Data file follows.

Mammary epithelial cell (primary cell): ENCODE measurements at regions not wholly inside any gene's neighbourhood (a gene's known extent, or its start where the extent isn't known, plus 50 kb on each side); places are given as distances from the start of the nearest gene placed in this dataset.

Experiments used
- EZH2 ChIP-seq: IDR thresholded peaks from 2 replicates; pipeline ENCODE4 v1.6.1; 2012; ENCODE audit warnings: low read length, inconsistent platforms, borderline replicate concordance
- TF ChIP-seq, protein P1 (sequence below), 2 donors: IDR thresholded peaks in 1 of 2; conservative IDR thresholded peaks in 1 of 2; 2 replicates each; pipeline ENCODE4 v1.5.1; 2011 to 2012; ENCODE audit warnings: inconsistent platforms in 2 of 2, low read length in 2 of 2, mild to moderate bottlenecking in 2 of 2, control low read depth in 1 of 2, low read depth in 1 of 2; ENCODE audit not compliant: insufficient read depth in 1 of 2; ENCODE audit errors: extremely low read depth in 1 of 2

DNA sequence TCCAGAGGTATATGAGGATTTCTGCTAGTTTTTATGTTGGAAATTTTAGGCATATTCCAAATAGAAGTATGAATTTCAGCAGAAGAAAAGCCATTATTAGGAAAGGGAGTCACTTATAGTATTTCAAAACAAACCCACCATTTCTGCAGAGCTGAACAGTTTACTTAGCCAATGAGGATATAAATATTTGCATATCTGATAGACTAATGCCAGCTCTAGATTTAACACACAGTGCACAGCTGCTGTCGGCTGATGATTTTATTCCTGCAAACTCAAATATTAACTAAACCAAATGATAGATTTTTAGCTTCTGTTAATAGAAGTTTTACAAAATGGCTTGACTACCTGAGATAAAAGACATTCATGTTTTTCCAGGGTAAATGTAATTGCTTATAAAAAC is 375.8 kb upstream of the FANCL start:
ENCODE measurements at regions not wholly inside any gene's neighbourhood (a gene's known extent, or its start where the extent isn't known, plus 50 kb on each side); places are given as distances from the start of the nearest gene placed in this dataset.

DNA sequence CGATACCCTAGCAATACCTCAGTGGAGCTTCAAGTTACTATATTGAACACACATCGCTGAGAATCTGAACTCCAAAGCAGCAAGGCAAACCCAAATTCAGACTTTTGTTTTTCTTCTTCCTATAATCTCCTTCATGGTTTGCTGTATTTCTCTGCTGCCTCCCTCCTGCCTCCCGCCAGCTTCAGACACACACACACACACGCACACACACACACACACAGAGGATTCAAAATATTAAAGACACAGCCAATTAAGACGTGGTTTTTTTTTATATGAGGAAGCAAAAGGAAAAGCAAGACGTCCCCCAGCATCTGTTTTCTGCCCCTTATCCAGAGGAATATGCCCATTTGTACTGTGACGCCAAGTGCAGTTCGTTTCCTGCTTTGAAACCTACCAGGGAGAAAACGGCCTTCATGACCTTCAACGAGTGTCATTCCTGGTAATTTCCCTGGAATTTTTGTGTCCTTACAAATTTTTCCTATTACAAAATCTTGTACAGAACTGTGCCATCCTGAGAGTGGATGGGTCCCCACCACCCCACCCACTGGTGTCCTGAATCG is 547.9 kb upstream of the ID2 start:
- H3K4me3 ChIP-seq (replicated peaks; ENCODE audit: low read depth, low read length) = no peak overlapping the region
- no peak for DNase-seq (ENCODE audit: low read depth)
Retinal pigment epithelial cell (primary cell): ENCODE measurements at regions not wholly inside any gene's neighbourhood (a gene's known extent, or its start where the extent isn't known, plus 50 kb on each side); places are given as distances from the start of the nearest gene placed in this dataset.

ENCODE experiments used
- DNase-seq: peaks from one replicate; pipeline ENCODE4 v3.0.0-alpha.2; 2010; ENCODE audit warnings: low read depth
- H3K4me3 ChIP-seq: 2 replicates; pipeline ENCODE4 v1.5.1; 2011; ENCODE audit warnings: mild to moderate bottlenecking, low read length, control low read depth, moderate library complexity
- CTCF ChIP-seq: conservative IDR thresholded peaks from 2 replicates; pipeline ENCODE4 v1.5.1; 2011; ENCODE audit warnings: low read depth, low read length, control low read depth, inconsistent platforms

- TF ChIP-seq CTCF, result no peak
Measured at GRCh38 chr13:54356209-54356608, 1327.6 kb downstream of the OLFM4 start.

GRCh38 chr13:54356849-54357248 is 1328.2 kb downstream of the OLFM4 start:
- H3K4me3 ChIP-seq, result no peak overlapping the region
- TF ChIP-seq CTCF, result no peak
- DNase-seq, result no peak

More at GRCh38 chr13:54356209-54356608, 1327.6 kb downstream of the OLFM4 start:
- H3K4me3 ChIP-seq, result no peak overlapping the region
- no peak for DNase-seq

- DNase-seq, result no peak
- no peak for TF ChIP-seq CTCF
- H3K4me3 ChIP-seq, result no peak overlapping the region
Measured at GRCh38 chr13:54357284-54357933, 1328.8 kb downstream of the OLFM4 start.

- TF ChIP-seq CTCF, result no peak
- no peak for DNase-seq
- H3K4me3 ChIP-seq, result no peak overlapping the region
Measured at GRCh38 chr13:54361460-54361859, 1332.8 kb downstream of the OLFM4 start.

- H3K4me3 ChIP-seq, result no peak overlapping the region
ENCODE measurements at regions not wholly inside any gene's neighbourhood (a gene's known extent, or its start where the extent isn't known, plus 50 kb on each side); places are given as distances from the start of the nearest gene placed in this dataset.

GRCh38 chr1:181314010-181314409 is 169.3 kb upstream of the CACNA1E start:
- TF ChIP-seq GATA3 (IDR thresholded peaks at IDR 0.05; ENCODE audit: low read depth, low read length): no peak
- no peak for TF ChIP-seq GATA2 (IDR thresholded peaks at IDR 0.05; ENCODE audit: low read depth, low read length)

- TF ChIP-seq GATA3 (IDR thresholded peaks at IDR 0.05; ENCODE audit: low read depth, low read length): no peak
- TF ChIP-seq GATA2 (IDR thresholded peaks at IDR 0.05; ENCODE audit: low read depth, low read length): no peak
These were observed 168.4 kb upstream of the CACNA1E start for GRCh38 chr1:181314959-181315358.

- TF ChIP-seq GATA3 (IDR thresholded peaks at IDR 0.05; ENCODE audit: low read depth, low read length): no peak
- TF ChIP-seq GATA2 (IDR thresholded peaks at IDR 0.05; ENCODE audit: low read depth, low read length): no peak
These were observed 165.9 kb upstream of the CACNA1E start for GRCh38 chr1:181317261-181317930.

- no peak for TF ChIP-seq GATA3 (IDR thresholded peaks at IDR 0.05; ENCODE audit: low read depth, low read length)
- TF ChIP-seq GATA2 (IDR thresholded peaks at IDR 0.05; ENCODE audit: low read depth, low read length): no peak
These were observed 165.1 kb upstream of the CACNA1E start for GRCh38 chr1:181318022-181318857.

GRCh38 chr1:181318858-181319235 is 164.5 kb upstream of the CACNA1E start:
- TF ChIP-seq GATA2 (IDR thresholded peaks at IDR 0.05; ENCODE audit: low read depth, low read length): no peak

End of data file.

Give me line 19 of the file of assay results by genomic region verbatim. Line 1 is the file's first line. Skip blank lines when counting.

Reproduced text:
- TF ChIP-seq CTCF, result no peak